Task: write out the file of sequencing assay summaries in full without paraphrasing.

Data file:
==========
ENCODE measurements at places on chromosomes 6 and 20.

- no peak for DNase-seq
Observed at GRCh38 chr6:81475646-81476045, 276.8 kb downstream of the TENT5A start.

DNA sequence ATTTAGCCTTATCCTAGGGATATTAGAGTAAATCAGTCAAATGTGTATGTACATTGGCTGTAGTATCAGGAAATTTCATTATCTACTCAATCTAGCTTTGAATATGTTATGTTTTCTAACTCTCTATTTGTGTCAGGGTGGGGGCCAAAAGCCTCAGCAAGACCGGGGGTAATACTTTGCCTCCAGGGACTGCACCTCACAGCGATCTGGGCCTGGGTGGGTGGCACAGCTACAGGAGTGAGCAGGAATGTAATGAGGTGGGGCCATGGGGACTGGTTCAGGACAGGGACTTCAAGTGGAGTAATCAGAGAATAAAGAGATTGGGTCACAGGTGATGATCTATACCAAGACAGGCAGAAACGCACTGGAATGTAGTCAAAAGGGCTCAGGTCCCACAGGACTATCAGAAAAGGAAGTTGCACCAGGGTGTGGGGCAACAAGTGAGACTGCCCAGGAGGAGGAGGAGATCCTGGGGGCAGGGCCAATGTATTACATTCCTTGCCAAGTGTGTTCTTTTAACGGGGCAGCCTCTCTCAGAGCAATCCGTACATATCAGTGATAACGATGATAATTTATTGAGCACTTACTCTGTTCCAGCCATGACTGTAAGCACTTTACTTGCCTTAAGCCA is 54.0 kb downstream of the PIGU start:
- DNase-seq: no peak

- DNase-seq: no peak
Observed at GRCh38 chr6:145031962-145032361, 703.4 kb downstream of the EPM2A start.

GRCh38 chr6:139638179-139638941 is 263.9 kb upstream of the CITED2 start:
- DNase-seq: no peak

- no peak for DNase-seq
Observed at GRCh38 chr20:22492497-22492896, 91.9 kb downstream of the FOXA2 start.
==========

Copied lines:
ENCODE measurements at places on chromosomes 6 and 20.

- no peak for DNase-seq
Observed at GRCh38 chr6:81475646-81476045, 276.8 kb downstream of the TENT5A start.

DNA sequence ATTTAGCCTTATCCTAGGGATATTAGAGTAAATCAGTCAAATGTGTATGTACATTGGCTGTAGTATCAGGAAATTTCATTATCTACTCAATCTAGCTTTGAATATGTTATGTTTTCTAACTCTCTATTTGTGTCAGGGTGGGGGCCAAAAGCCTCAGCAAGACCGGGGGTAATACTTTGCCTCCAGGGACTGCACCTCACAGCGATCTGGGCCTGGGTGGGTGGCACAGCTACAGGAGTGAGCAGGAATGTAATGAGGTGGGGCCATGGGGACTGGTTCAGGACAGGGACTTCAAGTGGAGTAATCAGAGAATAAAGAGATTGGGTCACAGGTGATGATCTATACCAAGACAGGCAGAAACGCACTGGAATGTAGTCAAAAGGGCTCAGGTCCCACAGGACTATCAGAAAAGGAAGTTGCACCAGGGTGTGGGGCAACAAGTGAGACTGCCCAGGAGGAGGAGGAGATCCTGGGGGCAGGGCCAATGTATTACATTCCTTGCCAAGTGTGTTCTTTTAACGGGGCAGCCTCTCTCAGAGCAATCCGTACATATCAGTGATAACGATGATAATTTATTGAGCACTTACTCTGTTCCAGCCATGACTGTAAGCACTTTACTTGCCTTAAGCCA is 54.0 kb downstream of the PIGU start:
- DNase-seq: no peak

- DNase-seq: no peak
Observed at GRCh38 chr6:145031962-145032361, 703.4 kb downstream of the EPM2A start.

GRCh38 chr6:139638179-139638941 is 263.9 kb upstream of the CITED2 start:
- DNase-seq: no peak

- no peak for DNase-seq
Observed at GRCh38 chr20:22492497-22492896, 91.9 kb downstream of the FOXA2 start.